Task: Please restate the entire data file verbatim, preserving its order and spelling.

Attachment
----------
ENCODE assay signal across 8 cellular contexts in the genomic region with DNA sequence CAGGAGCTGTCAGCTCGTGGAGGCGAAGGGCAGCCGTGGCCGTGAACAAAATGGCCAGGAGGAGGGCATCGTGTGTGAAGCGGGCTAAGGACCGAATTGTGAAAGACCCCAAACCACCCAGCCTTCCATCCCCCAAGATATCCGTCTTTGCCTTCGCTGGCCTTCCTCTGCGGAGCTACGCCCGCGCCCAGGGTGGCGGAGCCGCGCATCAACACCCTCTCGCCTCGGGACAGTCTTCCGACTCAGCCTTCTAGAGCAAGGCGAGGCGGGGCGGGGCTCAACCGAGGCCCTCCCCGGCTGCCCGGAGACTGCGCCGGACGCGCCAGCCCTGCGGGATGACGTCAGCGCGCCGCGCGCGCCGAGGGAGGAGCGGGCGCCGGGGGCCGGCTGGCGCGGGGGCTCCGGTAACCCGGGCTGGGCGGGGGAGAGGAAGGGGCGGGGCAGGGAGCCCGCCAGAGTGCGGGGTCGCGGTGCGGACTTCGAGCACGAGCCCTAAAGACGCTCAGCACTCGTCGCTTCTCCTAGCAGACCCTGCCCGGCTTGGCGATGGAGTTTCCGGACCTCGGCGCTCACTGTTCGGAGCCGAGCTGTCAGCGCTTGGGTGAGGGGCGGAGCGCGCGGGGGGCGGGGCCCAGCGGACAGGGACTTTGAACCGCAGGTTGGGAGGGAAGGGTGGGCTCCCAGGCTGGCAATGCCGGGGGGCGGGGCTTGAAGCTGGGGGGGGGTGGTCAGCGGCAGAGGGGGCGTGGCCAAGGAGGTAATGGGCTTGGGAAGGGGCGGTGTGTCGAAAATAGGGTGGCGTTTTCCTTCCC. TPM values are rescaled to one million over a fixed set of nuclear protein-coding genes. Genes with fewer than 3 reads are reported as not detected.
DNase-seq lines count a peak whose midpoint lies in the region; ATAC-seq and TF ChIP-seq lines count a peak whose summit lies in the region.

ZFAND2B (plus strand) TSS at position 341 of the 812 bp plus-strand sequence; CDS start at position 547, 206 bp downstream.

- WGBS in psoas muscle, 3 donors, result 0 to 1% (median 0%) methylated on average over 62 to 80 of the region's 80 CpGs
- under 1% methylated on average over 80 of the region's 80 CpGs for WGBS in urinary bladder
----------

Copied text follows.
ENCODE assay signal across 8 cellular contexts in the genomic region with DNA sequence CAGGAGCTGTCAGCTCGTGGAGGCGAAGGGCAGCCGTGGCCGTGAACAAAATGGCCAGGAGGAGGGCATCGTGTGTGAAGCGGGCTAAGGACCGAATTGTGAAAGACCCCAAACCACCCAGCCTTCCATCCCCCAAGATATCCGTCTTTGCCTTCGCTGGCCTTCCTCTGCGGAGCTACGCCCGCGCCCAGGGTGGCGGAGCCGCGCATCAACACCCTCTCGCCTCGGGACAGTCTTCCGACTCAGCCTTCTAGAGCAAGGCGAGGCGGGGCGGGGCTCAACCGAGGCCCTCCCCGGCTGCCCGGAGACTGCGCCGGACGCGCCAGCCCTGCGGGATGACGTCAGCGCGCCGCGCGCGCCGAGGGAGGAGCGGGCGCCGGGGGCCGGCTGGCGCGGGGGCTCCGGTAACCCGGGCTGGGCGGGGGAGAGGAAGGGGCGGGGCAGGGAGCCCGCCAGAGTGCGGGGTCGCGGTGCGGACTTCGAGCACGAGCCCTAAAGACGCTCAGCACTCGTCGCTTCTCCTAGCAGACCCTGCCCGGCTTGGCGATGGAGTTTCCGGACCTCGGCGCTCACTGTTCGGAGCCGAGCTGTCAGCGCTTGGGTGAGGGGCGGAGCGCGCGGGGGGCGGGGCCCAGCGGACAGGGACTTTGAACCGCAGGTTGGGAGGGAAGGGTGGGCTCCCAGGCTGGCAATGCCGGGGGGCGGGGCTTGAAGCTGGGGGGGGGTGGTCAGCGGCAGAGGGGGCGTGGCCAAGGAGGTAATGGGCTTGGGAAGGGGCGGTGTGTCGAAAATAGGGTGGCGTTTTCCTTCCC. TPM values are rescaled to one million over a fixed set of nuclear protein-coding genes. Genes with fewer than 3 reads are reported as not detected.
DNase-seq lines count a peak whose midpoint lies in the region; ATAC-seq and TF ChIP-seq lines count a peak whose summit lies in the region.

ZFAND2B (plus strand) TSS at position 341 of the 812 bp plus-strand sequence; CDS start at position 547, 206 bp downstream.

- WGBS in psoas muscle, 3 donors, result 0 to 1% (median 0%) methylated on average over 62 to 80 of the region's 80 CpGs
- under 1% methylated on average over 80 of the region's 80 CpGs for WGBS in urinary bladder